It’s rare to see a new outerwear company that is designing high end technical outerwear for snowboarders. Sure you might see something from the ski side of things that crosses over into snowboarding. Homeschool Snowboarding hailing from the Pacific North West has aimed to change that with their inaugural outerwear offering for 2012. I was able to catch up with founder Danny Clancey and ask him a few questions about the brand and where they’re headed.
Angry Snowboarder: Can you give a little history and back story on how Homeschool Snowboarding came about for anyone that hasn’t heard about the brand just yet?
Danny Clancey: Homeschool snowboarding really came about from the idea of being able to create a product with fewer compromises. Working in design for larger brands I saw that the product as designed and what came to market was often vastly different and compromised in many ways. The name homeschool comes from the idea of doing for yourself what no one else can or will, and learning by doing. We have spent a long time getting this product dialed and spent 2 years wear testing. I think what we are putting out there achieves our goals of ultra breathability, durability and timeless style. Three things I as a longtime snowboarder I always look for.
AS: For your first year as a company how has snowboarding both from the industry side to the consumer side accepted you?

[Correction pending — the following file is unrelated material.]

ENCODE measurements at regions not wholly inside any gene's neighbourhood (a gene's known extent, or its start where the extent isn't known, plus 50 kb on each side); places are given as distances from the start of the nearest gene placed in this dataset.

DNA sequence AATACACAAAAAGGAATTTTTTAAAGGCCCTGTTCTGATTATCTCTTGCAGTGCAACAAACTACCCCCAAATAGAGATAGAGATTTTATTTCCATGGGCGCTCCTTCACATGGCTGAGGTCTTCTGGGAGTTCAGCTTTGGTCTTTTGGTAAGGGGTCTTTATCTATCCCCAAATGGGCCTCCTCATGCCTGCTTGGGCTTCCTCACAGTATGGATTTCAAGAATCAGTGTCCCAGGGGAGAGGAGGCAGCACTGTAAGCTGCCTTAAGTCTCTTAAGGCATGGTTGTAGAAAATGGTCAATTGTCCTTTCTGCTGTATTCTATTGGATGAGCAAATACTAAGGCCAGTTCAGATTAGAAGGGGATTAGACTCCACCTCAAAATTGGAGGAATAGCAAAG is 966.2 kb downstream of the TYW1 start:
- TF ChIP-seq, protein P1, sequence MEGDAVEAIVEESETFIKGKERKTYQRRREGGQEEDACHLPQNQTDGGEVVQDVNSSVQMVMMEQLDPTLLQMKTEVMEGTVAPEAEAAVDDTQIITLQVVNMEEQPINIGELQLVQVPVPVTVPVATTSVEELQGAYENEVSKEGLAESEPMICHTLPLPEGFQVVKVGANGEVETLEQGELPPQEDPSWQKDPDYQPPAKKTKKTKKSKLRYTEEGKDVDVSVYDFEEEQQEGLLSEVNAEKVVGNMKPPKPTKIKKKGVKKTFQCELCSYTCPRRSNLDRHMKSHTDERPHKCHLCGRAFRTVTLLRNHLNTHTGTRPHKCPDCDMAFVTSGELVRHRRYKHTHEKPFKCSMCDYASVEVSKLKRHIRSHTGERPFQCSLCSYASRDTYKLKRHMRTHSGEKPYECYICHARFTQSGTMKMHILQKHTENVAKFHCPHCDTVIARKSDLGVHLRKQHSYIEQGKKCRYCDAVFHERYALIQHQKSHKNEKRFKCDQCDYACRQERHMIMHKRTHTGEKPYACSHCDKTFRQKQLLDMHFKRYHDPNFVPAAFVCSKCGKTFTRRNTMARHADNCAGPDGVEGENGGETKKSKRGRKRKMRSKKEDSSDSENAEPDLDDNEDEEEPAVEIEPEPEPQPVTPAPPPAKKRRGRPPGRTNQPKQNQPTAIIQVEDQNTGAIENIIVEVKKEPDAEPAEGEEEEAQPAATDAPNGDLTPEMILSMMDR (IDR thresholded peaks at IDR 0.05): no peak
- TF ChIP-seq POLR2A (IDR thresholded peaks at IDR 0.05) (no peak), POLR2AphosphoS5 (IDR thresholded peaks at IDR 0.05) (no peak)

DC: People have been pretty stoked. I think if you see the product in person it speaks for itself. We didn’t throw this stuff together and just try to put something out there. Our stuff works here in the Northwest where it can be pretty gnarly. We’ve sold into some really top tier retailers in the Western U.S. and look forward to some growth as people get hip to what we are doing. We are the real deal and we aren’t owned or backed by anyone. We’ve done this ourselves with very little help, and come out with what I think is a killer product that I will put up against anything out there. When people hear our story they are generally really stoked..it’s been a long road and I think the industry needs small brands. Things have gotten stale with the big companies dominating.